2) Heightened investor stress leads to bad decisions—by both investors and advisors—that reduce investor returns.
3) Market analysis suggests that portfolios can be engineered to maintain healthy long-term gains, while at the same time dramatically reducing the intensity of market gyrations.
How could we not, then, conclude that more investors would suffer less stress, thereby reducing (hopefully eliminating) their behavior gap, thereby allowing investors to hold on to more of their returns?
Isn’t that the point?
If you enjoyed this post, please let me know on Twitter at @TimMaurer, and if you’d like to receive my weekly post via email, click HERE.
Instead of bullying yourself into adopting new practices that are designed to overhaul your life for the better in 2014, consider finding the path to success by simply doing less.
The arctic blast of our fledgling 2014 offers a chilling reminder that the kindred warmth of the holiday season is over.
That’s enough being. It’s time to get back to doing.
“So, how’s it going?”
“Good. Busy. Super busy.”
“Me too. Never been so busy.”
It’s as if there is a self-worth contest sure to be won by the contender most frazzled.
But busyness is no virtue. If anything, it makes us—me included—distracted, forgetful and often late. It diminishes our capacity and saps our creativity.
That’s why we can actually accomplish more by doing less.
But how do we decide which activities absolutely must stay and which might have to go?
Five Minutes to a Leaner You
This quick and simple exercise should give you several top candidates for the chopping block. You need only one piece of paper with a line down the middle (or click HERE for a printable form). On the left side, write LIFE-TAKING, and on the right side, write LIFE-GIVING.
Fill the Life-Taking column with the roles (or tasks within roles) that drain you. They’re onerous chores, not labors of love.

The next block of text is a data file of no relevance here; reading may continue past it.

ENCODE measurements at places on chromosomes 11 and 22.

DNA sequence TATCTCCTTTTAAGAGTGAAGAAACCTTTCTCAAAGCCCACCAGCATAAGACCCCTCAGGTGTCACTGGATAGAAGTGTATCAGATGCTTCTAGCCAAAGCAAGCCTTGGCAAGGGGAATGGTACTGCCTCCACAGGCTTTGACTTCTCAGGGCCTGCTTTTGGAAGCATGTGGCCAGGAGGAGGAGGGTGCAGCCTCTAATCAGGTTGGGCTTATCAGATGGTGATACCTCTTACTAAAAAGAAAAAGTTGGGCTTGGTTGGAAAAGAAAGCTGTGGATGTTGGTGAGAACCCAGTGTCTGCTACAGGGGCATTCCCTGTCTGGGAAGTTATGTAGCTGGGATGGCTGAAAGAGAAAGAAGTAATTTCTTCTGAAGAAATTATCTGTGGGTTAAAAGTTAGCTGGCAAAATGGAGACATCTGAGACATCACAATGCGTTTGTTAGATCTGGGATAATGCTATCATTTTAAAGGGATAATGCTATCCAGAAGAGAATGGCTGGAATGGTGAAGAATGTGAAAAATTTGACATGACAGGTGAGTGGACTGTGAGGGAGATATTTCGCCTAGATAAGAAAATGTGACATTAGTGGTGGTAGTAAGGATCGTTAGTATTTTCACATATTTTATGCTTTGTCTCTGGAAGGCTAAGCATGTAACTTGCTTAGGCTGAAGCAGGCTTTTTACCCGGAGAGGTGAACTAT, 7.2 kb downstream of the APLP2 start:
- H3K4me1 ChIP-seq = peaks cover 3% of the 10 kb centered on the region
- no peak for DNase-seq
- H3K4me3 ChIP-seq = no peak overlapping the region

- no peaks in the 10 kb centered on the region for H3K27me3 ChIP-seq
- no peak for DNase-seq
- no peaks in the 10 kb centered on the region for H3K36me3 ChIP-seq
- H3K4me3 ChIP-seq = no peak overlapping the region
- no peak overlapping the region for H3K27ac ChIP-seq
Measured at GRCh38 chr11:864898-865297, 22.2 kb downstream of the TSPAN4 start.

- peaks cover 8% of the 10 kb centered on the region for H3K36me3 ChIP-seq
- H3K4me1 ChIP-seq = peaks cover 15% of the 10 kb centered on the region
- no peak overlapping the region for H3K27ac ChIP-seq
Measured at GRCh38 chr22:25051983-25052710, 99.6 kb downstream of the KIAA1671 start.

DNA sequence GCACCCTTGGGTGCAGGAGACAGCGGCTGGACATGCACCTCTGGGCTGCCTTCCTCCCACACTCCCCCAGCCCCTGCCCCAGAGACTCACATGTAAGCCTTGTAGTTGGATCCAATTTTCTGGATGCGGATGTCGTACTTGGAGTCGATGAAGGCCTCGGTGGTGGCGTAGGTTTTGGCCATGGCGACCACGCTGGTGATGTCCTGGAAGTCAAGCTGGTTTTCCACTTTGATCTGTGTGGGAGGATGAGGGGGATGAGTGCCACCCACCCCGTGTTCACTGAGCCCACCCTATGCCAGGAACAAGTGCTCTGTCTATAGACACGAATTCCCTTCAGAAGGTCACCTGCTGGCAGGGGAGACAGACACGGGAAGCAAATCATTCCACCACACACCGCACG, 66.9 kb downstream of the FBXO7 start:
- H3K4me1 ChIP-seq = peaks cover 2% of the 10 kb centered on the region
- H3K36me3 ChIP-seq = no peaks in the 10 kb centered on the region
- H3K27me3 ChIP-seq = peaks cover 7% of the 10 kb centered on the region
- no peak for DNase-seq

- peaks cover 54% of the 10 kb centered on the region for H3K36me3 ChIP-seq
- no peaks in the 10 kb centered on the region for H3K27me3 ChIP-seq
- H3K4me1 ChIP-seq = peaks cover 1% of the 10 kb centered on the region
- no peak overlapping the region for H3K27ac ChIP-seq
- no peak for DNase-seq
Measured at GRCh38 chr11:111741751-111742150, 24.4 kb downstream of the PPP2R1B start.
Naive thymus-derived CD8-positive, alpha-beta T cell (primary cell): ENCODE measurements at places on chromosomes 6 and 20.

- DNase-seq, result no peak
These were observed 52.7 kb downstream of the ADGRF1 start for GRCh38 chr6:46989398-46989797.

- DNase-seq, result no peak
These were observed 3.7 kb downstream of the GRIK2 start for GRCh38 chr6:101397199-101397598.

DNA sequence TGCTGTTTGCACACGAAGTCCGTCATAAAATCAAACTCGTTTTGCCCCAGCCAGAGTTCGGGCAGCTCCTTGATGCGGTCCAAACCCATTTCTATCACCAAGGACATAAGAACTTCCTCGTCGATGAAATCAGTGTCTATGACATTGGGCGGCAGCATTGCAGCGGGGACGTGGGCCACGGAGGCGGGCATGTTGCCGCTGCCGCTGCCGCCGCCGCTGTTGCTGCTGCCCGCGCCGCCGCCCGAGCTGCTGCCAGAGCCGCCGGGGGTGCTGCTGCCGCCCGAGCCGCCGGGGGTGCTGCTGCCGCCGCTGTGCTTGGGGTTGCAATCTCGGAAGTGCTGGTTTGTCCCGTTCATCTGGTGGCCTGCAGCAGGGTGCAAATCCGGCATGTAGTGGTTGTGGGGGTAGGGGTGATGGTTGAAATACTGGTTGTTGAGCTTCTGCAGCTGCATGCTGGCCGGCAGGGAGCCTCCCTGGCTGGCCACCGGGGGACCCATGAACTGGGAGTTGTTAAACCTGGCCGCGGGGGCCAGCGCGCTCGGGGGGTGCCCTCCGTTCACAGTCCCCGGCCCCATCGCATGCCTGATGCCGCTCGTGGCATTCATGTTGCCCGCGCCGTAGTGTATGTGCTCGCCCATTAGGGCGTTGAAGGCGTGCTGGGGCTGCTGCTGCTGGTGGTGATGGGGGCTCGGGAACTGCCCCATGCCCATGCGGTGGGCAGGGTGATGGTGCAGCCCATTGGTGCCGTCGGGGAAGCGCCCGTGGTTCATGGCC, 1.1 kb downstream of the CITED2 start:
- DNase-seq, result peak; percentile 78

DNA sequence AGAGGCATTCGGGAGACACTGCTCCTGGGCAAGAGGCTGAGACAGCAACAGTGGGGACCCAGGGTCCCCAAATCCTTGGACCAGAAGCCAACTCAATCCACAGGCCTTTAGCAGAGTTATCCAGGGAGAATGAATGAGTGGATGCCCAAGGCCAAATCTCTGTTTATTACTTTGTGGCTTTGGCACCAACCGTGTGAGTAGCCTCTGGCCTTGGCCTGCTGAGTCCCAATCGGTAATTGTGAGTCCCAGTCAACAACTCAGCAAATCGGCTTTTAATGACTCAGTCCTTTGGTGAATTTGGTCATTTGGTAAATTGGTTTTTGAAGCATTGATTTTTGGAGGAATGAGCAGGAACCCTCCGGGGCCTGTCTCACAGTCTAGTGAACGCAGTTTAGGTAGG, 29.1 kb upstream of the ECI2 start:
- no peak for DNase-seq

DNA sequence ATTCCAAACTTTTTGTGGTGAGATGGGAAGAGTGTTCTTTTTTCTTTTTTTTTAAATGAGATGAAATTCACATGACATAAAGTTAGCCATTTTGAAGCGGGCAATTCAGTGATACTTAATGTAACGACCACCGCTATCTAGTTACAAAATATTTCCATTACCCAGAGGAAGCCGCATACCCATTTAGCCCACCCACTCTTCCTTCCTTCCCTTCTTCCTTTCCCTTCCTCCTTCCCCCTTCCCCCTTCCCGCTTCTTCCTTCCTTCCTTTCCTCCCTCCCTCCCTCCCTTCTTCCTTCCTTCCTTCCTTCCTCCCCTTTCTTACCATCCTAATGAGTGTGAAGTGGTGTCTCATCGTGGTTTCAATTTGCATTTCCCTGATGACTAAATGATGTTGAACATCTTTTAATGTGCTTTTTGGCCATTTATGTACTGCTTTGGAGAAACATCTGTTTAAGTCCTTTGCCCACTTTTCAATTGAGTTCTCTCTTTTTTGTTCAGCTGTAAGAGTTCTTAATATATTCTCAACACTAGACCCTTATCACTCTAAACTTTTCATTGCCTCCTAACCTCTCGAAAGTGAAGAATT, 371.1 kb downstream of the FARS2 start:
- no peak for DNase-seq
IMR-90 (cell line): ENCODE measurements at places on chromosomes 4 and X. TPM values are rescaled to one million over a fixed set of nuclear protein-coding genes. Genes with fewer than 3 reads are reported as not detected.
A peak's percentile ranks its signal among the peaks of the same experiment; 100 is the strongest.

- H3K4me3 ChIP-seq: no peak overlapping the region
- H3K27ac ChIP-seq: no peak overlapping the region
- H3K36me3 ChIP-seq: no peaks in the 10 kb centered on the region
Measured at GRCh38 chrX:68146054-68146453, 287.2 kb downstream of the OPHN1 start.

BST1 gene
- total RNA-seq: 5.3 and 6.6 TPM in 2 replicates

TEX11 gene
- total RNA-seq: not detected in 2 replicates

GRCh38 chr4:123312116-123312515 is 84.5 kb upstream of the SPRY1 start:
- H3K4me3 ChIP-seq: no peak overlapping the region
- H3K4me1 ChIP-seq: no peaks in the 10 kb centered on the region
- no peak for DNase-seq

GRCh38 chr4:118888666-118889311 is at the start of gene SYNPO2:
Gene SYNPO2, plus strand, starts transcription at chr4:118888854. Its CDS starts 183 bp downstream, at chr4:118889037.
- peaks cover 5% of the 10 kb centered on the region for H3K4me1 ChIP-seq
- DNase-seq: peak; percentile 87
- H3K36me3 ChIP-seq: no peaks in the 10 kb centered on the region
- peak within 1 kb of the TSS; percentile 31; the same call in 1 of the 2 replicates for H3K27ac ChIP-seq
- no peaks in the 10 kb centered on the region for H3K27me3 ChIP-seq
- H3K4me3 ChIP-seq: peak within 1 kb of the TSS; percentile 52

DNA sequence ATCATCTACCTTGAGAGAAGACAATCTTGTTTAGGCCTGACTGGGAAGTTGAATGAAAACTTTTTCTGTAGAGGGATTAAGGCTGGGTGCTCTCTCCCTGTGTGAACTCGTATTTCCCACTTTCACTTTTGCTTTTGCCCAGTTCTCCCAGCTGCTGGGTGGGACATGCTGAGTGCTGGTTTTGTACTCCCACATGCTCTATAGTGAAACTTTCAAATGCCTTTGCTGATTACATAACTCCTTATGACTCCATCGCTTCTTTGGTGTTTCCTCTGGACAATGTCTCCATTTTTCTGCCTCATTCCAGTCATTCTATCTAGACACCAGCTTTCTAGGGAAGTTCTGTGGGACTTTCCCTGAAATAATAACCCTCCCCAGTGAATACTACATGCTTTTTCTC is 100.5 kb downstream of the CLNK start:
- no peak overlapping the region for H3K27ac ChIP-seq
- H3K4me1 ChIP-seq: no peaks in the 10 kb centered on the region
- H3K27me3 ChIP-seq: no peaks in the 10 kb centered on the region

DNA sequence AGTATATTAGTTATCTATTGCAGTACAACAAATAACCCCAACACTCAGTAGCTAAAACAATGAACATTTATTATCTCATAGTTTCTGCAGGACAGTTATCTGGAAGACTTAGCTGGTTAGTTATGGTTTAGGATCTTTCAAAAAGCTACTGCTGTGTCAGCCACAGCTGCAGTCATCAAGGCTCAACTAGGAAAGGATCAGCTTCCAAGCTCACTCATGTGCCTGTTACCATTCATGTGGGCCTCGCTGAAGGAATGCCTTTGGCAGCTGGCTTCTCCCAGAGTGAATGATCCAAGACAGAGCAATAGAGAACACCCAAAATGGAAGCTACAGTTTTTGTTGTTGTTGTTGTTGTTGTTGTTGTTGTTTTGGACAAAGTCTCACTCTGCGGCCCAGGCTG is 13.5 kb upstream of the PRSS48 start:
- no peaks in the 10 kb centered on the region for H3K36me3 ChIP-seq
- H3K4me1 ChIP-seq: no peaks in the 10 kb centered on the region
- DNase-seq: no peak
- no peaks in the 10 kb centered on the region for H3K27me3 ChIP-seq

On the Life-Giving side, list the opposite—those practices you can pursue for extended periods of time, wondering where the time has gone. You might be tired after a long day of life-giving activities, but you’re not weary.
I should be clear that this exercise is not a license to shed roles to which you’ve pledged yourself—like being a good parent or spouse—or common duties that appear on no one’s life-giving list—like changing diapers or cleaning dishes. Heck, the president of my company, Drew Tignanelli, washes whatever dishes he finds in the company kitchen sink.
But if the majority of your roles and the duties you’ve accepted are life-taking, I encourage you to consider making some difficult decisions in an effort to improve that ratio. That may mean saying yes to something, but it almost certainly means saying no.
1) Following through on this exercise may be simple, but it’s not easy. Stakeholders are likely to be disappointed, whether you’re giving up a board seat, book club, church committee or poker night. Your income may also be reduced if you sacrifice an activity that creates income, change jobs or invest in furthering your education.
2) Many activities are not wholly life-taking or life-giving. For example, last year I decided that maintaining a presence on Facebook took more life than it gave. I certainly derived some benefits from being on Facebook, connecting with friends and family, but the net effect was life-taking. (By the way, I dumped FB six months ago and don’t miss it at all.)
Addition by Subtraction
You can cause a monumental shift for the good in your life and work by simply removing life-taking activities. Your performance in life-giving roles has room to flourish, increasing your productivity and satisfaction. Even more surprising, some activities will move from life-taking to neutral—or even life-giving—after your overall burden is lightened.
Hitting the delete button on even one or two life-taking commitments can make you a better partner or parent, boss or employee, friend or family member. And especially for those whose vocations fall under the creative heading, creating more blank space on the canvas is essential to maintaining and improving your art.
Special thanks to Josh Itzoe, a colleague and good friend, for encouraging me to undertake this exercise several years ago.
If you enjoyed this post, please let me know on Twitter at @TimMaurer, and if you’d like to receive my weekly post via email, click HERE.